Unfortunately, it wasn't quite as she imagined. She had indeed won a seven-ton horsebox -- accompanied by two others in separate auctions. "I didn't really know what I was doing, I just clicked on everything," she reportedly told our source. The sellers eagerly awaited their (not inconsiderable) dosh, but news that it had all been a horrible mistake was not taken too well. "Exactly how blonde are you?" was one person's rather ill-tempered response, while another spurned box vendor showed an even greater sense of humour failure with threats of a duffing up. Blimey!
There was hell to pay. She contacted eBay's customer services, who said "You do know that those are all valid contracts, don't you? You have agreed to the terms and conditions..." "Ah," she said. "I clicked on those but didn't actually read them."
Our intrepid eBaying equestrian ended up out of pocket, banned from the Web site after only one go, and with her home computer locked down tight with parental controls by her irate partner. Me, I'd just have bought a few more horses --- you know how highly paid they are on the nationals, but this wasn't an option.
We'd like to report that she got sympathy and support from her colleagues, but alas! The ill-tempered brutes just keep telling her to "Keep on trucking!" and have proved quite incapable of keeping their mouths shut outside the office. Now, is that fair? Neigh!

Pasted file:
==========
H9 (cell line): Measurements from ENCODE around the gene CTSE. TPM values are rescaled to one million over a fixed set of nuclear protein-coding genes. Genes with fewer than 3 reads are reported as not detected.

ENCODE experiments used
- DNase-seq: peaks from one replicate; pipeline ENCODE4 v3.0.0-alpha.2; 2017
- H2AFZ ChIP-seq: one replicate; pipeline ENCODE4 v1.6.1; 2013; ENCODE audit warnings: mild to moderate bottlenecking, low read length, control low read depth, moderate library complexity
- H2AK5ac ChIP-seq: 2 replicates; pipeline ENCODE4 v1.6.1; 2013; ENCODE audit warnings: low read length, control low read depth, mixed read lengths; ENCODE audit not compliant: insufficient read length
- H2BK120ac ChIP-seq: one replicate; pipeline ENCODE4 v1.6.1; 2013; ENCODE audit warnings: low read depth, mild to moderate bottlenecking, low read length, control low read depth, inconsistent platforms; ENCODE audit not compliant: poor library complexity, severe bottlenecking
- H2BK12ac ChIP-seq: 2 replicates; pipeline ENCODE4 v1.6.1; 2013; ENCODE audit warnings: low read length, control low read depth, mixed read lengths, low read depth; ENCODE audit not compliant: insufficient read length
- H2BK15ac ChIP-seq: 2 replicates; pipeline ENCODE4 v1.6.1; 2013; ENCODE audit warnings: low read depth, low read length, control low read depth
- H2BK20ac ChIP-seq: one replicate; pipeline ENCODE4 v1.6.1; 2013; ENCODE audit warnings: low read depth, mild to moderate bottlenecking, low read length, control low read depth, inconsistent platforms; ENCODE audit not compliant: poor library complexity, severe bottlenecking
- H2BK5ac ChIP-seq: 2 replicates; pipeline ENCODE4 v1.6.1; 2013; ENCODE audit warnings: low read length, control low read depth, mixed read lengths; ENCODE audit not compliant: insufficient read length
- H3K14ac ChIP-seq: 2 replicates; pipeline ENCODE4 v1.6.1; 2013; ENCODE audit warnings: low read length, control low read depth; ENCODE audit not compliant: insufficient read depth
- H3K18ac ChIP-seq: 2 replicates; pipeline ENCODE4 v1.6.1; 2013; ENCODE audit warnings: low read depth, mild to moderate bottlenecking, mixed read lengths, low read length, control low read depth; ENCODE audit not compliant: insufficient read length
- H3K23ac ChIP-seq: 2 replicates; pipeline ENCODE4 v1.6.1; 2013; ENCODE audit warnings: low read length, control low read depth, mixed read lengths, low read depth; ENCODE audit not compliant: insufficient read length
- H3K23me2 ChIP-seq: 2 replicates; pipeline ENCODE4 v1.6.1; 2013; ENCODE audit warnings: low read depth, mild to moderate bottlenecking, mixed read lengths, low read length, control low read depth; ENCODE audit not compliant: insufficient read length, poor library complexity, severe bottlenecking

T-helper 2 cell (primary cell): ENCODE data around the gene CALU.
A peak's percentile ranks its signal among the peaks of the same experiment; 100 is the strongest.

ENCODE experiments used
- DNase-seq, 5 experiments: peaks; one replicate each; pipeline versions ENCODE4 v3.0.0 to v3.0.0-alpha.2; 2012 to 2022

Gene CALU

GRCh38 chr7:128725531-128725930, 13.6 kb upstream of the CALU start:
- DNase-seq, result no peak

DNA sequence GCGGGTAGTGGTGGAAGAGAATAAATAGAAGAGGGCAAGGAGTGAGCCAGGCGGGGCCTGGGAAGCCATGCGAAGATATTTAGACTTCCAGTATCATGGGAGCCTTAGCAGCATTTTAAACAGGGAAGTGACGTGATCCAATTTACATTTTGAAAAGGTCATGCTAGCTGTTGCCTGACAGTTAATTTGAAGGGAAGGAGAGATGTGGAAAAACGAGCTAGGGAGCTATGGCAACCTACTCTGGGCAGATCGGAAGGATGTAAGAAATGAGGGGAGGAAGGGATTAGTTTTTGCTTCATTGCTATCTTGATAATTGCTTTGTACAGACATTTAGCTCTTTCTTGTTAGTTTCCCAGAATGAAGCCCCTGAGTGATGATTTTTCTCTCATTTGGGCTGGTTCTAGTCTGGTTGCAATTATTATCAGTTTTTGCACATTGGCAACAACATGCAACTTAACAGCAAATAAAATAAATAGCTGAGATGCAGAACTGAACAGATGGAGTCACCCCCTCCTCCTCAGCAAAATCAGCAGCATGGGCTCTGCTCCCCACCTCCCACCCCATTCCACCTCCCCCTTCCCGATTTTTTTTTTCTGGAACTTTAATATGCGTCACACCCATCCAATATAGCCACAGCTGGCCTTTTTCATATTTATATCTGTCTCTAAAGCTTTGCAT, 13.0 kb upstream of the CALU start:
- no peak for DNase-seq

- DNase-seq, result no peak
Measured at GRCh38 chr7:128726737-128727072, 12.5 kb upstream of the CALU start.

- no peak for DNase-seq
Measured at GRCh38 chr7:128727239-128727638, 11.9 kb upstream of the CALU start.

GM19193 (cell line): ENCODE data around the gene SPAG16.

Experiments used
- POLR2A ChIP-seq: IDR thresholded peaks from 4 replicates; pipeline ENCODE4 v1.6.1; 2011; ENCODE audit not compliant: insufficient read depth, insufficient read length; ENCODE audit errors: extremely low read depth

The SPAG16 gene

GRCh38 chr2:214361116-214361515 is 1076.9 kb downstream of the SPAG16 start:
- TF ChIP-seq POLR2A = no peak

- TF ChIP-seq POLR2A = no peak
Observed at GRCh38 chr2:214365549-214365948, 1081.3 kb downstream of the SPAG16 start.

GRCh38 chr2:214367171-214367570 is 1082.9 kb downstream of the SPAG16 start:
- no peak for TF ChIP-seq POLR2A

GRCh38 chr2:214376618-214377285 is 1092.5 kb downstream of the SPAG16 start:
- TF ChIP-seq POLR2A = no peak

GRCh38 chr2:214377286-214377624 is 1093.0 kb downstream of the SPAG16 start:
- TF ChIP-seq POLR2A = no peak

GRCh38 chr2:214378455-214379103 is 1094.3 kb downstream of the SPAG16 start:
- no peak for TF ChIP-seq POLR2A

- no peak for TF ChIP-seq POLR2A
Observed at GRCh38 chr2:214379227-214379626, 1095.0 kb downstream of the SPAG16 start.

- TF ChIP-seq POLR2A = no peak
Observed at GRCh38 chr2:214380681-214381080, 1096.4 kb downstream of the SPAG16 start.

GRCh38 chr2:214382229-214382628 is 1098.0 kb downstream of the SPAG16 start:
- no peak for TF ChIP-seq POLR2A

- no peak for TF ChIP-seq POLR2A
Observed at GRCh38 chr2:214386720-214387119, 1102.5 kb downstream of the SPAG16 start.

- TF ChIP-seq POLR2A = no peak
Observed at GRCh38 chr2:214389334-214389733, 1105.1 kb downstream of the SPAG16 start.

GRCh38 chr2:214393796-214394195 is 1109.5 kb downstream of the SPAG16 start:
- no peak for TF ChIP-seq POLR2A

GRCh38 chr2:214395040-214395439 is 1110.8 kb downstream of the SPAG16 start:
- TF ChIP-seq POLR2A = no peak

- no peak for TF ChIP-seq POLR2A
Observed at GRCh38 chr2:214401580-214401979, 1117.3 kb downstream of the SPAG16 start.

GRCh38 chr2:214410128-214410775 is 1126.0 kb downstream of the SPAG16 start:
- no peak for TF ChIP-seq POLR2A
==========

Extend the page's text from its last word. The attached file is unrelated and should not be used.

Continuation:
Linguistics is a funny business. Once upon a time, our sceptred isle was stuffed full of Celts all nattering away in Celtic. Reasonable enough, you'd think, but our mustachio'd forefathers weren't content to leave it at that. Awkward lot, the Celts.
The details are unclear -- presumably things went wrong at a party -- but at some point the language diverged into two kinds, P-Celtic and Q-Celtic. The P-Celtic was spoken by the Welsh, the Cornish and a sprinkling of others - after an order was enacted to expel a large number of vowels from those lands -- while Q-Celtic turned into Gaelic and gave us such useful words as whisky, more whisky, and my god, Hamish, I've got a hangover the size of the Isle of Skye (*).
Now, a spot of linguistic diversity is all very well but this one was particularly poorly thought-out. P-Celtic is so called because it has a P but no Q, and vice-versa. However, during the Great Letter Expulsion, the P-Celts also discarded K. This, alas, is proof that whatever the local mages, seers and priests were good at, prophesy and foresight were not in their core competencies. Forget ideas of Merlin peering keen-eyed into the future: neither he nor any of his compatriots spotted the eventual rise of Linux. And even if they did -- a complete lack of evidence rarely being a hindrance in Celtic studies -- they utterly missed the creation of that popular desktop environment, KDE, and the host of applications that use it, many of which have names beginning with K.
None of this would have mattered had Welsh gone the way of most things Celtic and disappeared quietly into history. But no, it hung on in there. Fast forward a couple of thousand years, and not only is the language alive but it's prospering under the influence of that post-colonial guilt trip about minor languages. And Welsh speakers, not unreasonably, would like to freely compute.